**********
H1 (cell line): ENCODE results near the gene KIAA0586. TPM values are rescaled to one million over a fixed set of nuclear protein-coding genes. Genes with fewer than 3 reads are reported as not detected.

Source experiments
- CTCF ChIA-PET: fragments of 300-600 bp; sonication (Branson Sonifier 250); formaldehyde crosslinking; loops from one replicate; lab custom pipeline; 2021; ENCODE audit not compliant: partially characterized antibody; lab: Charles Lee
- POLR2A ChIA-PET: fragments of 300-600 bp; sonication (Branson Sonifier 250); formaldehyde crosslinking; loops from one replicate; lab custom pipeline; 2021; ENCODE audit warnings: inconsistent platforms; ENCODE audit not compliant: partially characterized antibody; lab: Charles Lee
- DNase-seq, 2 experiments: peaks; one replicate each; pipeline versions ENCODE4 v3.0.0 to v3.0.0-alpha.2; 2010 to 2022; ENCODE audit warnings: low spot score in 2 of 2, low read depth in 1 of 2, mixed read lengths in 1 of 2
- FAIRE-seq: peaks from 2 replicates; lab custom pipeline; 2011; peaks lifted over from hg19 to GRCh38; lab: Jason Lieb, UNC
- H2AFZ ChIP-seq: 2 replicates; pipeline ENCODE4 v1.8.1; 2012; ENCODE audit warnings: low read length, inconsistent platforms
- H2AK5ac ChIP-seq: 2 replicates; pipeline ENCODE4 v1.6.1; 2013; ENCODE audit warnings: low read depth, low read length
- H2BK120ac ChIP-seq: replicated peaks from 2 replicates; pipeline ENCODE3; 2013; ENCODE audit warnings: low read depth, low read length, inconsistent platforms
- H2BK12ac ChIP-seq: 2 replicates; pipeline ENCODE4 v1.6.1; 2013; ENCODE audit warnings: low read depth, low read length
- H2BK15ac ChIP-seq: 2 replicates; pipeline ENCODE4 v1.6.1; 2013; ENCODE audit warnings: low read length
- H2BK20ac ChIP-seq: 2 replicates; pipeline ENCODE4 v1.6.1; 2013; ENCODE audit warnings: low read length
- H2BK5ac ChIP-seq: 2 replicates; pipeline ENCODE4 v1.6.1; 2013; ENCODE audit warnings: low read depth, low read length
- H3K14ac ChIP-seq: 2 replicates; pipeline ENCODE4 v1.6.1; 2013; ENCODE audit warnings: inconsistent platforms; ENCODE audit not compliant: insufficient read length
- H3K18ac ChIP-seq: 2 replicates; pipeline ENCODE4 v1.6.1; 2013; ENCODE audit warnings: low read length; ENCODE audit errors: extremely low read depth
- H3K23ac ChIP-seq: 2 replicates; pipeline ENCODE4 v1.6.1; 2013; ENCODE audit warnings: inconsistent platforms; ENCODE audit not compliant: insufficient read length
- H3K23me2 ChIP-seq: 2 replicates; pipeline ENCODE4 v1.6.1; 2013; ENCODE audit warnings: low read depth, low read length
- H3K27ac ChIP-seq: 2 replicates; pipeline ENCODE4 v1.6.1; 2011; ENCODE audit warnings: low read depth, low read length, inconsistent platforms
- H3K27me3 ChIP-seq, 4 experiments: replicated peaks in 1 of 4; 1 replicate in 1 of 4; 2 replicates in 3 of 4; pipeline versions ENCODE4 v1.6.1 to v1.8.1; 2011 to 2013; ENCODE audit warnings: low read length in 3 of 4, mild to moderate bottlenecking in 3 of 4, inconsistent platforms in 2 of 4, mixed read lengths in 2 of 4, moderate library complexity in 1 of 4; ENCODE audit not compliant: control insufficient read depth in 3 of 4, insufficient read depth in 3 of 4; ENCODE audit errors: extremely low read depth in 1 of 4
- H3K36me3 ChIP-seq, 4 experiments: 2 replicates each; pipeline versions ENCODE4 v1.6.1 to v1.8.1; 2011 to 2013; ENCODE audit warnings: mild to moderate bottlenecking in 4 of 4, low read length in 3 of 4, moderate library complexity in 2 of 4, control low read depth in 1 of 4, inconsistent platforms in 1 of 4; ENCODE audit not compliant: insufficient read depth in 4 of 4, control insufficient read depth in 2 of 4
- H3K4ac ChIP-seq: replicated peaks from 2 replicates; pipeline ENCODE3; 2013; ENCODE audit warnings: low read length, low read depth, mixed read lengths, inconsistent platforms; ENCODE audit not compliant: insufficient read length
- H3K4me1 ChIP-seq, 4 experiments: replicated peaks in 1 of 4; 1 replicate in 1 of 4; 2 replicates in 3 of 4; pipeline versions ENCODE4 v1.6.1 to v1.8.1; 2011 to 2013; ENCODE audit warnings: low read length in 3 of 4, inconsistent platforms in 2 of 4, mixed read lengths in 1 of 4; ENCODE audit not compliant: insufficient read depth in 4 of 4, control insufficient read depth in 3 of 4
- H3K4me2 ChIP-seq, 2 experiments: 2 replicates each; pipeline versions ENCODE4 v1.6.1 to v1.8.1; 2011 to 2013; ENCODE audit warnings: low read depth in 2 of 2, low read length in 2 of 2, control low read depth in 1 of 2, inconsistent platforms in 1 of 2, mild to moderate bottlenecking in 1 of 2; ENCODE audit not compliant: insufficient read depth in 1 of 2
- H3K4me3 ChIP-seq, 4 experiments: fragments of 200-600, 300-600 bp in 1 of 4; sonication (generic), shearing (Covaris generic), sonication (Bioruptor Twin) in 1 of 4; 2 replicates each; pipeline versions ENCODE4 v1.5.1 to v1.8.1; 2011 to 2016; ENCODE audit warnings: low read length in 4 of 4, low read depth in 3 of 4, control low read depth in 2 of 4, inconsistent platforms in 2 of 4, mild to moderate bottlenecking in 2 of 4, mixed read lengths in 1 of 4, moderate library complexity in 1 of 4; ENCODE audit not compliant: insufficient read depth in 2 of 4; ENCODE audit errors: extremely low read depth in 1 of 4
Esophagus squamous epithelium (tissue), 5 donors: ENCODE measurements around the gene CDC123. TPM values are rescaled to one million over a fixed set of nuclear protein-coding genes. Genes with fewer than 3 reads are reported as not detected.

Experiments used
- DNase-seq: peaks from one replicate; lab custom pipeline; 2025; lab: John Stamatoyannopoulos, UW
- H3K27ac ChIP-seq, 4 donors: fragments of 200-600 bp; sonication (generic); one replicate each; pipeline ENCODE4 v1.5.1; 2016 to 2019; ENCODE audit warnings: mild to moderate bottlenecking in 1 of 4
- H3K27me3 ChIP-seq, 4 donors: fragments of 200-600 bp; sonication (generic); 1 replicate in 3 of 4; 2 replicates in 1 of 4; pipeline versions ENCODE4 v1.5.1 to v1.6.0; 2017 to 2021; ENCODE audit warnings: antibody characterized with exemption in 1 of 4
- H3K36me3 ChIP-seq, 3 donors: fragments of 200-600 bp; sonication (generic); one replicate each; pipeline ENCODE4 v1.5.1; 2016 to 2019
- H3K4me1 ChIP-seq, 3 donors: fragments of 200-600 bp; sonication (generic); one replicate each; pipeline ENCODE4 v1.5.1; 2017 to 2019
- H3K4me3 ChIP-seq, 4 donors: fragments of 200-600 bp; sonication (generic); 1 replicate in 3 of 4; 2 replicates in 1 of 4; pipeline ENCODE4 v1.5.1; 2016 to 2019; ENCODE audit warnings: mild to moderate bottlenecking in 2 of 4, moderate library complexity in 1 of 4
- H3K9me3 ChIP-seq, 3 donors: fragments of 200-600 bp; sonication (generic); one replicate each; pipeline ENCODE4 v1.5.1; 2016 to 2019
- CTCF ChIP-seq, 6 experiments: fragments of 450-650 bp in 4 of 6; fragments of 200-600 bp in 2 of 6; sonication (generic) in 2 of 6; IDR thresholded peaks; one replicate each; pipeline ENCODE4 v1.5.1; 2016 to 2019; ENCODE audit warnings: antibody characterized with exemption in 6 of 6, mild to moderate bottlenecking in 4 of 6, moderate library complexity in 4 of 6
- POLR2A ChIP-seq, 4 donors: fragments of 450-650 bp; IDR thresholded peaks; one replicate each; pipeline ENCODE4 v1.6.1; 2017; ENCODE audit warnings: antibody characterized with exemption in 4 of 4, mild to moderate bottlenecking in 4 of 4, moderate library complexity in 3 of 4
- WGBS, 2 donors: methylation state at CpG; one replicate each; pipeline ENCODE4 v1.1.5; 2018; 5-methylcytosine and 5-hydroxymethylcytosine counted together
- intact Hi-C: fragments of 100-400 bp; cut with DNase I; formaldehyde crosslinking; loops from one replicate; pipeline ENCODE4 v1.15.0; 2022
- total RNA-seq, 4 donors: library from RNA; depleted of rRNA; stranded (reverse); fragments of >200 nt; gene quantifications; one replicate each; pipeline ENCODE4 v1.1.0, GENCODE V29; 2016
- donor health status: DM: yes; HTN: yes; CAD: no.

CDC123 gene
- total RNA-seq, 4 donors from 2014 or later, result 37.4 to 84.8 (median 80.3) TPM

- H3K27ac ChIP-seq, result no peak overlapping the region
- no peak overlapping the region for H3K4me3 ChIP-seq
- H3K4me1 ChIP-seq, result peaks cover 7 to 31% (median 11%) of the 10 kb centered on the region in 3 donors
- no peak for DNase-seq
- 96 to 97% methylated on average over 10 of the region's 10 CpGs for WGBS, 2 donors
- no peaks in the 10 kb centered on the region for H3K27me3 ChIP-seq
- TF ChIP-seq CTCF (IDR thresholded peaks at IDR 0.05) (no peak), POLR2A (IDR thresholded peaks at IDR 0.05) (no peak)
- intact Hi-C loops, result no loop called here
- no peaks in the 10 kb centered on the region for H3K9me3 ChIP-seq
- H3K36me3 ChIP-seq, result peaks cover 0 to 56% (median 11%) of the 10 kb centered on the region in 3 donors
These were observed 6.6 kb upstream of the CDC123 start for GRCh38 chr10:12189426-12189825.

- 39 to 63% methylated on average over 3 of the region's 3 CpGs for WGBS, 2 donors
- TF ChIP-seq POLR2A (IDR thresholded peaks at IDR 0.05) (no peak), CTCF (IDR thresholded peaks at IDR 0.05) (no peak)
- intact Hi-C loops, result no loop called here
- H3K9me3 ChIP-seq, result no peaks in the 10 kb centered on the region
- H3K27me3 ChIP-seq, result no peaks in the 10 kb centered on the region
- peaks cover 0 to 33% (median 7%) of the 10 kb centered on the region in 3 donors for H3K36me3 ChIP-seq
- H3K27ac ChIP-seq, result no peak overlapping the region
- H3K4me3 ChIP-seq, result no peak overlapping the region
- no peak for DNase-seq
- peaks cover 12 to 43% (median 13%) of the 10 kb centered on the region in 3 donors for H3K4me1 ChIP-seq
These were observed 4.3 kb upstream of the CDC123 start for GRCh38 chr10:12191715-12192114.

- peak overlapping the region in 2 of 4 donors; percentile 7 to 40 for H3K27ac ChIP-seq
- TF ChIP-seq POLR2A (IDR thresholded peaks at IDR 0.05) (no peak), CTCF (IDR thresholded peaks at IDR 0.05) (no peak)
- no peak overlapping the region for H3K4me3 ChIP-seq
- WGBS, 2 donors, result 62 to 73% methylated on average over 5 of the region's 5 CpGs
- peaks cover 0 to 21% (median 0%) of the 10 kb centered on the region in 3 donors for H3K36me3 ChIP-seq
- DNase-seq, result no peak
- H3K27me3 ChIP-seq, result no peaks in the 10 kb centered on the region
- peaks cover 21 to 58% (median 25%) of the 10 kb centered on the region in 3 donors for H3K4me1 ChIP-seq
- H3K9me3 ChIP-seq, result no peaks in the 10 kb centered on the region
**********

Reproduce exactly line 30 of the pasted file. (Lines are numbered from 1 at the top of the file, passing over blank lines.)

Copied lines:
- H3K36me3 ChIP-seq, 3 donors: fragments of 200-600 bp; sonication (generic); one replicate each; pipeline ENCODE4 v1.5.1; 2016 to 2019